How to check out the openjdk source code from the mercurial repositories
erik.trimble at oracle.com
Thu Mar 10 05:00:03 PST 2011
On 3/10/2011 3:13 AM, Alan Bateman wrote:
> Fredrik Öhrström wrote:
>> I think it is important that a recent stock mercurial install
>> can check out the full openjdk with a single clone
>> I.e. you should not have to install special extensions just
>> to get the source code.
> I think this is a reasonable goal as it's probably confusing to folks
> today that they need to do seven "hg clone" commands to get everything
> (or else they need to go through hoops to get the forest extension
> working if they want the convenience of the fclone command). At the same
> time, and as Phil mentioned on another thread, I think most people are
> working in only one or a small subset of the repositories. If you've got
> the disk space then having all the repositories might not be a problem;
> the important thing (from a productivity perspective) is to continue to
> allow partial builds (meaning building a subset of the repositories and
> augmenting that with pre-built bits of the other repositories) and of
> course incremental builds within that when working in a specific area.
I see no compelling reason to architect things to a single-command full
JDK source code pull using a stock Mercurial. That's a particular
solution to one problem, and by no means the only solution.
If we would like to make pulling a full JDK source tree simpler, then by
all means, let's include that as a possible goal. But let's not put the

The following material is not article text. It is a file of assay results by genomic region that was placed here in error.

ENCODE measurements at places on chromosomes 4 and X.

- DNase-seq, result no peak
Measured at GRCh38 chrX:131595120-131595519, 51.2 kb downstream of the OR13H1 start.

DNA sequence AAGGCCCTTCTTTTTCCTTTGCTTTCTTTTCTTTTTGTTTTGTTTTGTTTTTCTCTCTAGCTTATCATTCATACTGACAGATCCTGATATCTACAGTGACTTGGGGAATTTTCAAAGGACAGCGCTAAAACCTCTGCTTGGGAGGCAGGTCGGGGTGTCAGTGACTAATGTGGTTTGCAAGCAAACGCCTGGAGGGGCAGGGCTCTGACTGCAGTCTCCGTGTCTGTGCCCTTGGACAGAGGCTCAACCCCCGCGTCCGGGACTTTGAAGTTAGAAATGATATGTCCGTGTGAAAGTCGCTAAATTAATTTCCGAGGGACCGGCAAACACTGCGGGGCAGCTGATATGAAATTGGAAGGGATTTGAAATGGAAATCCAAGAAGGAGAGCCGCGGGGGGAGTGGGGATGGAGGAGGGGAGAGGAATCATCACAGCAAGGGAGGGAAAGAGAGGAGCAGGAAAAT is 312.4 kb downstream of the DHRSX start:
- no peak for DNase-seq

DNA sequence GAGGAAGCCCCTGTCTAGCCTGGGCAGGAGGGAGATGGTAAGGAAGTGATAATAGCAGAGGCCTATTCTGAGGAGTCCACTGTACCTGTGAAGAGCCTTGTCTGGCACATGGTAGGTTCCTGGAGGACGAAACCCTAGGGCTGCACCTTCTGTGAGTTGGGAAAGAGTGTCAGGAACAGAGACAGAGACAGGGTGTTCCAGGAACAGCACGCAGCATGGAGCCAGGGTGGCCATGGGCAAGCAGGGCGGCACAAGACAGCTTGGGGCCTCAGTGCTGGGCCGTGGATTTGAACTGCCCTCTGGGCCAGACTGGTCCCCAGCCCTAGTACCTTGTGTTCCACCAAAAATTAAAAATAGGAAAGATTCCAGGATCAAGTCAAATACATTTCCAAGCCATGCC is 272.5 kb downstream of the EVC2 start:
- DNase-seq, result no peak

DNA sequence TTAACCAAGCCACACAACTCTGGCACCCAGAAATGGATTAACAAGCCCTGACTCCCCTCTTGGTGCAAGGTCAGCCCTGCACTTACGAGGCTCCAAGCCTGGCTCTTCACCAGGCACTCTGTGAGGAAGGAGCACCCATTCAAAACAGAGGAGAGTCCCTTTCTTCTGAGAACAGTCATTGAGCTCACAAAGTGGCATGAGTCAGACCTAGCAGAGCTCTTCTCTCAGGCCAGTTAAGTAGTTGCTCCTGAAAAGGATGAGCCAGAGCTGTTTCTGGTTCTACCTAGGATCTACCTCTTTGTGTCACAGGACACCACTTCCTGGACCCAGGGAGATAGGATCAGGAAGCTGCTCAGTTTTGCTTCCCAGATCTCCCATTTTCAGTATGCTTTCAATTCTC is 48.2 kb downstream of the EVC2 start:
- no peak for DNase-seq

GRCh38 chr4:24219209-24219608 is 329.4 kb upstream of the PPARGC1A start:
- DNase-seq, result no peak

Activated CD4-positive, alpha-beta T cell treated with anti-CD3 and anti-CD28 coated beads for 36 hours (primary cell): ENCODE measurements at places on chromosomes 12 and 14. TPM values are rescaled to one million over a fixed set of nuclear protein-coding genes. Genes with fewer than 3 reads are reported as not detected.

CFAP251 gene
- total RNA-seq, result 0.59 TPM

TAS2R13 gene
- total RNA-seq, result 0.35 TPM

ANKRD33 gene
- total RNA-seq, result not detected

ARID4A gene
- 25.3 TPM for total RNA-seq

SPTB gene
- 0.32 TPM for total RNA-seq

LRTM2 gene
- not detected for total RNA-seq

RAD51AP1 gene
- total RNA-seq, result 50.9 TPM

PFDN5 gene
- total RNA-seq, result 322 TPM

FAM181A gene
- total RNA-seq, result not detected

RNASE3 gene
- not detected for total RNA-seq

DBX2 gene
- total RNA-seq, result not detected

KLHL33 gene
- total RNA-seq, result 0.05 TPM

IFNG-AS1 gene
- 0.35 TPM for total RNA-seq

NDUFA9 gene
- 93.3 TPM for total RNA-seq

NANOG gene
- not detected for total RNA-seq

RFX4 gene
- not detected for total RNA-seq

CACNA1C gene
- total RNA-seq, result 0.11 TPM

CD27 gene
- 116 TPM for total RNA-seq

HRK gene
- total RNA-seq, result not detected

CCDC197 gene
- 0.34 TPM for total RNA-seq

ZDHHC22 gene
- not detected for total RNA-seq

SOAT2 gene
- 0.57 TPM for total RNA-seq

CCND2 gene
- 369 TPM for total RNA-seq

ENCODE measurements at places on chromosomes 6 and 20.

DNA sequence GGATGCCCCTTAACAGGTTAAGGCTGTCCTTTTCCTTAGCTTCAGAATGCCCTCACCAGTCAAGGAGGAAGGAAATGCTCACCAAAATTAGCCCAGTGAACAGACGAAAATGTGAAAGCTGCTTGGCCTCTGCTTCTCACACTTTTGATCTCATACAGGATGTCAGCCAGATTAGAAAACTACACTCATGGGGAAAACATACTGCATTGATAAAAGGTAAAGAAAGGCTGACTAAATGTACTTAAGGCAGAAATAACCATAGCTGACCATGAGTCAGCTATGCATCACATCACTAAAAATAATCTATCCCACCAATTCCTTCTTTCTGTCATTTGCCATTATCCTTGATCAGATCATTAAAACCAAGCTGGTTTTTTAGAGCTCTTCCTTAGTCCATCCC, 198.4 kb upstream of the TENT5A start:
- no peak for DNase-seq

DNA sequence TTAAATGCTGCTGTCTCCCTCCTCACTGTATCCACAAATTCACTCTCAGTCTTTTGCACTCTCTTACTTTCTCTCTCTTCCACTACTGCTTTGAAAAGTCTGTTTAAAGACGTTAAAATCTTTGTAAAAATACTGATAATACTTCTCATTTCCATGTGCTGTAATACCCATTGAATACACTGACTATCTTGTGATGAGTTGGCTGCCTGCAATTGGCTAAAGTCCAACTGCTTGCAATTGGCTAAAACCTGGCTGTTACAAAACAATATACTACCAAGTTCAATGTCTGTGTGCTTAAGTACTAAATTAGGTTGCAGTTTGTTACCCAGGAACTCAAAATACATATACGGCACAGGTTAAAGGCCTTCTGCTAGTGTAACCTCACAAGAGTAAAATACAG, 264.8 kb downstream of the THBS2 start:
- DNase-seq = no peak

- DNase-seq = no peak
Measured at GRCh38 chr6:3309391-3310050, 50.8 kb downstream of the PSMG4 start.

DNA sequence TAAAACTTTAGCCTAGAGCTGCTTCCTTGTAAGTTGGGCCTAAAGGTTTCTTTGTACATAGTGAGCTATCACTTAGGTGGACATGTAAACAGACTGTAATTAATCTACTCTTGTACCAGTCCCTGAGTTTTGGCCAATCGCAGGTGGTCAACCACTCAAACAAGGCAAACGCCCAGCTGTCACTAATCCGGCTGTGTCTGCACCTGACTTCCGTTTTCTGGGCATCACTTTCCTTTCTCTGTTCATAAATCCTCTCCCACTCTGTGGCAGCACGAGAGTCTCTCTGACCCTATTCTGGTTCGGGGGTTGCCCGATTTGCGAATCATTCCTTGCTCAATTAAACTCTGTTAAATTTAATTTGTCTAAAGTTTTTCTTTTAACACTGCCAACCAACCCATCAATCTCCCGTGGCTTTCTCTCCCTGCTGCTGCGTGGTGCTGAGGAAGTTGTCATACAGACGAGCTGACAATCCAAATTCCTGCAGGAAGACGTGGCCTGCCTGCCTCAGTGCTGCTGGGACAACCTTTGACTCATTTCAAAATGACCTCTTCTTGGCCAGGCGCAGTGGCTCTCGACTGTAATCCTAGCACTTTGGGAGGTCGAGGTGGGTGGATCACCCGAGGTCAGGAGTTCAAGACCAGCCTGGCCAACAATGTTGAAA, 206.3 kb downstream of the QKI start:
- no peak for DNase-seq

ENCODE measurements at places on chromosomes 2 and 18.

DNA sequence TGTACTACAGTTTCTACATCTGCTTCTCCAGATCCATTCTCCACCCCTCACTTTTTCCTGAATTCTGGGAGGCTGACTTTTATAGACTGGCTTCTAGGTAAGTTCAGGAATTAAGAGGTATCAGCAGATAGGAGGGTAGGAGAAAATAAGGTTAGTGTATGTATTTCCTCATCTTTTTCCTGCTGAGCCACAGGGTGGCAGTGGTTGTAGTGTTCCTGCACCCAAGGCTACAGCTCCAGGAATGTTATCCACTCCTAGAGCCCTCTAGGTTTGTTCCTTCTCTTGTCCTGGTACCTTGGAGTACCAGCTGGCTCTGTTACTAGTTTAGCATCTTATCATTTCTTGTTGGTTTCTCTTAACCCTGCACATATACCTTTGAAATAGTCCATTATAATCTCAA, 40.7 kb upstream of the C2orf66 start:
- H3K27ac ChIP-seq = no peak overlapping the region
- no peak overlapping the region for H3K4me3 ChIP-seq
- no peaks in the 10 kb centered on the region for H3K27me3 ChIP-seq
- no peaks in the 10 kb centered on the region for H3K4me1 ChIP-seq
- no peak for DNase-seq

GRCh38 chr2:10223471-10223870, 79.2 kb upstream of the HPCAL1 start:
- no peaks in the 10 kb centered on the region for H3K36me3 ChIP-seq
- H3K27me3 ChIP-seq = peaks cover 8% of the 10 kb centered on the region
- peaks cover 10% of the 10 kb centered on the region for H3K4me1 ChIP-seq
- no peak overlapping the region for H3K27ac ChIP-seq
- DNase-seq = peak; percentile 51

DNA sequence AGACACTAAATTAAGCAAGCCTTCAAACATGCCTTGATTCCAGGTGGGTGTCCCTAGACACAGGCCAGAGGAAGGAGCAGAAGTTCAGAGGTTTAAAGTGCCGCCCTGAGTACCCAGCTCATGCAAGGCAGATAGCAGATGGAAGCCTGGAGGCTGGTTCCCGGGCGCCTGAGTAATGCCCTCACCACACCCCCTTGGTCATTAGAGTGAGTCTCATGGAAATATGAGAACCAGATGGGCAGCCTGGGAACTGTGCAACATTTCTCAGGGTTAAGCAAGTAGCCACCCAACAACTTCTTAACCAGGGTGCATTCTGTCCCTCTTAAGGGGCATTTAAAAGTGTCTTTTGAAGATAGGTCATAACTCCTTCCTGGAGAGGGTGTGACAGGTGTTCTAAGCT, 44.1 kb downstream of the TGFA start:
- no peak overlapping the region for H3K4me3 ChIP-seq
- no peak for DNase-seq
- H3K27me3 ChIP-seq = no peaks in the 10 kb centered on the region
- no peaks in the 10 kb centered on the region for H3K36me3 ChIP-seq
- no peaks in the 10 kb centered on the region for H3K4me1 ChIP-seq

cart before the horse, without fully understanding what we're looking
for in the big picture.
Before we get into implementation details, we need to discuss what we're
trying to accomplish.
As I see it, the source repository (in the generic sense, regardless of
how it is actually technically implemented) has several demands made
(1) It should be designed to allow for maximum productivity of the
developers (where ever they are); meaning, it should *not* define the
way development works, but that developers should define how they work
will work as a whole, and then the repo structure should reflect this.
(1a) cloning/pulling the JDK should be as simple and as fast as
possible. We need to define which has higher priority: the ability,
speed, and simplicity of pulling/cloning a component part of the JDK, or
the ability/speed/simplicity of pulling/cloning the *entire* JDK
(1b) supporting partial and incremental builds is highly desirable
(2) It should provide for reasonable flexibility in forking and movement
of large chunks of code between portions of the JDK
(2a) In particular, it should allow for the possibility of
replacing chunks of the JDK wholesale with outside sources. The titular
example is the VM, which should be able to be replaced without screwing
up the rest of the JDK repository(s). However, the VM is not the only
place this is beneficial - we need to make sure that any defined
component can have a forklift replacement, without damaging the rest of
the JDK repository.
(3) Maintainers, Performance Analysis, and QA/QE folks need the ability
to quickly and easily identify discrete points in the source code
evolution - that is, the JDK must have some way to provide snapshot
capability (where, by "snapshot", I mean that it is possible to maintain
a system where a perpetual reference to a particular state of the JDK
repository can be made).
What other *DESIGN* goals do people see should have for the JDK repository?
Java System Support
Santa Clara, CA
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